Bombshell actress Hedy Lamarr was worshipped for her beauty and elegance, but what the public didn’t know was that she was an inventor. Interspersing descriptions of her various inventions and Lamarr’s own words, the straightforward text and appealing, appropriately retro-feeling illustrations present a wide-eyed Lamarr as a multifaceted talent and portray both her life as a Hollywood star and her inquisitiveness and intellectual creativity, from her childhood in Austria through her acting heyday to her recognition as an inventor in her 80s. In this clear, appealing tale of an unsung heroine, Wallmark does not explicitly discuss the second-class status of female scientists but instead focuses on her subject’s personality and achievements. The process of invention and inspiration are explained in a succinct and inspiring way, as is Lamarr’s working partnership with composer and inventor George Antheil; their invention is relevant and used frequently in technology today. Fifty years later, Lamar is recognized, and her response forms the book’s conclusion: “It’s about time.” Wu’s illustrations focus on the book’s white principals but include secondary characters of color, neatly shifting mode to help illustrate the technological principles under discussion. The extensive backmatter includes a timeline, bibliography, further reading—and, emblematic of the subject, a description of Lamarr’s invention and a list of her films.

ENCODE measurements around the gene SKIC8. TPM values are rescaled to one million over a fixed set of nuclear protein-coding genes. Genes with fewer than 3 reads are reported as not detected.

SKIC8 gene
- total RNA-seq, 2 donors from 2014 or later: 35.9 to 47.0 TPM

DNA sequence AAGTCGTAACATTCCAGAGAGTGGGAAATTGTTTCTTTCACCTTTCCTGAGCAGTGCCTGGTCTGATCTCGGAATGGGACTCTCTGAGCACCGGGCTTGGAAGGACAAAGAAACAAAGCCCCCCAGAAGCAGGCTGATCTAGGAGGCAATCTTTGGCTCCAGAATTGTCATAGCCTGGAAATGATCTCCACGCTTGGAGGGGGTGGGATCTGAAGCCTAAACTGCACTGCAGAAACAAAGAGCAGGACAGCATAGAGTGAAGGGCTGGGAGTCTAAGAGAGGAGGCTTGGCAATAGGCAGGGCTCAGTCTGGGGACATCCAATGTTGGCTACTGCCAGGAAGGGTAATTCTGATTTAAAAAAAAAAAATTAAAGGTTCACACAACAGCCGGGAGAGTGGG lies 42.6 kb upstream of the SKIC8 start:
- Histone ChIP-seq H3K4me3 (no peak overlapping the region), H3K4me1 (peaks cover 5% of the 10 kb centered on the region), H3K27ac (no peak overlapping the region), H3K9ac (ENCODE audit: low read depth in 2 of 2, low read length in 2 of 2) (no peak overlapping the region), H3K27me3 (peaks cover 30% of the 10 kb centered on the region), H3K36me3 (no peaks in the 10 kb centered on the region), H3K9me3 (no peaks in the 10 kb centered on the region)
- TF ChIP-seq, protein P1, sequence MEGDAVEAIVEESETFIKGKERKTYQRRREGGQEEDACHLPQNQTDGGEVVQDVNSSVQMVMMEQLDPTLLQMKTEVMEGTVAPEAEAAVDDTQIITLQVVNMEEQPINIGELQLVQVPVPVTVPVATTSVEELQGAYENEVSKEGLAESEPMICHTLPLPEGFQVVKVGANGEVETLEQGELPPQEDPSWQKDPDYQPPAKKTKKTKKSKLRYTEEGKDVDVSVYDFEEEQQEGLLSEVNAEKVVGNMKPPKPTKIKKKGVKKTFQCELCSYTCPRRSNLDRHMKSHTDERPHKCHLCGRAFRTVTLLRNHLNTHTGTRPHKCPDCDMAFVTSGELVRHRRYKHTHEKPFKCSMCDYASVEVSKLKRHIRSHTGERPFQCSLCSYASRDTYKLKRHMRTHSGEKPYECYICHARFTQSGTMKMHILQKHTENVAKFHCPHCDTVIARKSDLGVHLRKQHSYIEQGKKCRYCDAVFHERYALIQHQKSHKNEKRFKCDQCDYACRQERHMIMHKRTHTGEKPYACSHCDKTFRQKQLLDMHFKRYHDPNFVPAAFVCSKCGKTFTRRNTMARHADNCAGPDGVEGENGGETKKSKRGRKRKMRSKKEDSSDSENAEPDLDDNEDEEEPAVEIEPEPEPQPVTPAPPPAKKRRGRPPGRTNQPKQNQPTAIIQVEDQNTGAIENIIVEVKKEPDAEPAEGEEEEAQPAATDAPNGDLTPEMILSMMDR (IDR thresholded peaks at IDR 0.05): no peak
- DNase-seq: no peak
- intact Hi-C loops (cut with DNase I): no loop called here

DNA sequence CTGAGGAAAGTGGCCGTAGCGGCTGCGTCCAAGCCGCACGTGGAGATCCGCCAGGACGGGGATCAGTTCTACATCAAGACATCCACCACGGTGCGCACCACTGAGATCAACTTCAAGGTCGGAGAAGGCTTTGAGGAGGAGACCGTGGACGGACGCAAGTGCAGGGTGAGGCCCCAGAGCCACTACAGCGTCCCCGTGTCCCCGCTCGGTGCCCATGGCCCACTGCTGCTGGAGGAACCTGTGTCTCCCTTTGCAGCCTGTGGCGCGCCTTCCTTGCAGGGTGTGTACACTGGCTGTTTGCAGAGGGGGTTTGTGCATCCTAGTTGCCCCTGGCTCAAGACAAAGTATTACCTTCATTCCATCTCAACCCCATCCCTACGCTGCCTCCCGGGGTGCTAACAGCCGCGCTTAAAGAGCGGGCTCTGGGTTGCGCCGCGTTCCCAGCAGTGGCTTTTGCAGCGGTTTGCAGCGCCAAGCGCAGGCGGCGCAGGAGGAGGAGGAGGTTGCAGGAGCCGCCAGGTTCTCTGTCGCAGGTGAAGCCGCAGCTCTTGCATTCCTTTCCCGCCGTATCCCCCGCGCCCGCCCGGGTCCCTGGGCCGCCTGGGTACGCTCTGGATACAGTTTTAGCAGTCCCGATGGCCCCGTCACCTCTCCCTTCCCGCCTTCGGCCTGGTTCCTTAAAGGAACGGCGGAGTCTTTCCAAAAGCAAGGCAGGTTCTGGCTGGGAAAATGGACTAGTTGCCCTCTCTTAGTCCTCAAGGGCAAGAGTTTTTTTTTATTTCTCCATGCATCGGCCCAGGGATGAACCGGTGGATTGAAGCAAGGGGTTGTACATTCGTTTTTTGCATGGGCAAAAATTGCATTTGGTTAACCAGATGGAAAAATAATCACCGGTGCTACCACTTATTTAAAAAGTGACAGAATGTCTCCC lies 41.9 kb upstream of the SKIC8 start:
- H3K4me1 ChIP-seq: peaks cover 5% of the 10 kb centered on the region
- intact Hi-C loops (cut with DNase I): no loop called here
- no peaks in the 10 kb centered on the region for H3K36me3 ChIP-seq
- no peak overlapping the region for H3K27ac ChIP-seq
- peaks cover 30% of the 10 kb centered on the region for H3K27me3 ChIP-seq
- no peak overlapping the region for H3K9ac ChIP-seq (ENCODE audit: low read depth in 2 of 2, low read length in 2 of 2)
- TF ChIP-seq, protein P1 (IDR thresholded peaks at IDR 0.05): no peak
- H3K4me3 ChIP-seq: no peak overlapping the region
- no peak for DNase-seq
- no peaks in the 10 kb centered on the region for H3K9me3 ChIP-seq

Revelatory to young audiences in more ways than one. (Picture book/biography. 5-10)